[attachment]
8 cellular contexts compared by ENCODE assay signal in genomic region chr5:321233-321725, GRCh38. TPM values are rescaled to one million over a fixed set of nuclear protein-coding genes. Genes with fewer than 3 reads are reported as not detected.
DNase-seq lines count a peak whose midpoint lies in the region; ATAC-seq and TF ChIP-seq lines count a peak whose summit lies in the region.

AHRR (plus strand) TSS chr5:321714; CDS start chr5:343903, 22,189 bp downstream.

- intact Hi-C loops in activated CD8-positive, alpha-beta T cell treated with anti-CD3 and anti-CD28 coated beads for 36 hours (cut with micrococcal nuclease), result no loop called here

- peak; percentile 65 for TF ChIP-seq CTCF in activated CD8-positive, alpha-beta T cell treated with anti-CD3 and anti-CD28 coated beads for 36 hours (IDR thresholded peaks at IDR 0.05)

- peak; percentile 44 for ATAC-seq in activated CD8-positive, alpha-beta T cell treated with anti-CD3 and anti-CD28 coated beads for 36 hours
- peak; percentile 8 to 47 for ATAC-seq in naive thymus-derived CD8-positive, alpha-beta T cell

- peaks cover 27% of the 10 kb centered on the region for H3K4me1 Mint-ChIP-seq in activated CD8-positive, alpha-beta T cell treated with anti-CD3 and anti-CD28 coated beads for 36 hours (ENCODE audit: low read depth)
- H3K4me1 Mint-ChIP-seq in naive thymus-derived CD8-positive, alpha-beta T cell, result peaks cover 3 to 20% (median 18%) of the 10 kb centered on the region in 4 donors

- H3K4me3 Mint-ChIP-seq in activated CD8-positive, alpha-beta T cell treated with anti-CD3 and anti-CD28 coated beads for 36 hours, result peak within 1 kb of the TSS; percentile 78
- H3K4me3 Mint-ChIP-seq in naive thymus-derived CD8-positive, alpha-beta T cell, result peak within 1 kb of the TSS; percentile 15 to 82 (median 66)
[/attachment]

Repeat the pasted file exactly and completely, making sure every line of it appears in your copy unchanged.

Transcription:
8 cellular contexts compared by ENCODE assay signal in genomic region chr5:321233-321725, GRCh38. TPM values are rescaled to one million over a fixed set of nuclear protein-coding genes. Genes with fewer than 3 reads are reported as not detected.
DNase-seq lines count a peak whose midpoint lies in the region; ATAC-seq and TF ChIP-seq lines count a peak whose summit lies in the region.

AHRR (plus strand) TSS chr5:321714; CDS start chr5:343903, 22,189 bp downstream.

- intact Hi-C loops in activated CD8-positive, alpha-beta T cell treated with anti-CD3 and anti-CD28 coated beads for 36 hours (cut with micrococcal nuclease), result no loop called here

- peak; percentile 65 for TF ChIP-seq CTCF in activated CD8-positive, alpha-beta T cell treated with anti-CD3 and anti-CD28 coated beads for 36 hours (IDR thresholded peaks at IDR 0.05)

- peak; percentile 44 for ATAC-seq in activated CD8-positive, alpha-beta T cell treated with anti-CD3 and anti-CD28 coated beads for 36 hours
- peak; percentile 8 to 47 for ATAC-seq in naive thymus-derived CD8-positive, alpha-beta T cell

- peaks cover 27% of the 10 kb centered on the region for H3K4me1 Mint-ChIP-seq in activated CD8-positive, alpha-beta T cell treated with anti-CD3 and anti-CD28 coated beads for 36 hours (ENCODE audit: low read depth)
- H3K4me1 Mint-ChIP-seq in naive thymus-derived CD8-positive, alpha-beta T cell, result peaks cover 3 to 20% (median 18%) of the 10 kb centered on the region in 4 donors

- H3K4me3 Mint-ChIP-seq in activated CD8-positive, alpha-beta T cell treated with anti-CD3 and anti-CD28 coated beads for 36 hours, result peak within 1 kb of the TSS; percentile 78
- H3K4me3 Mint-ChIP-seq in naive thymus-derived CD8-positive, alpha-beta T cell, result peak within 1 kb of the TSS; percentile 15 to 82 (median 66)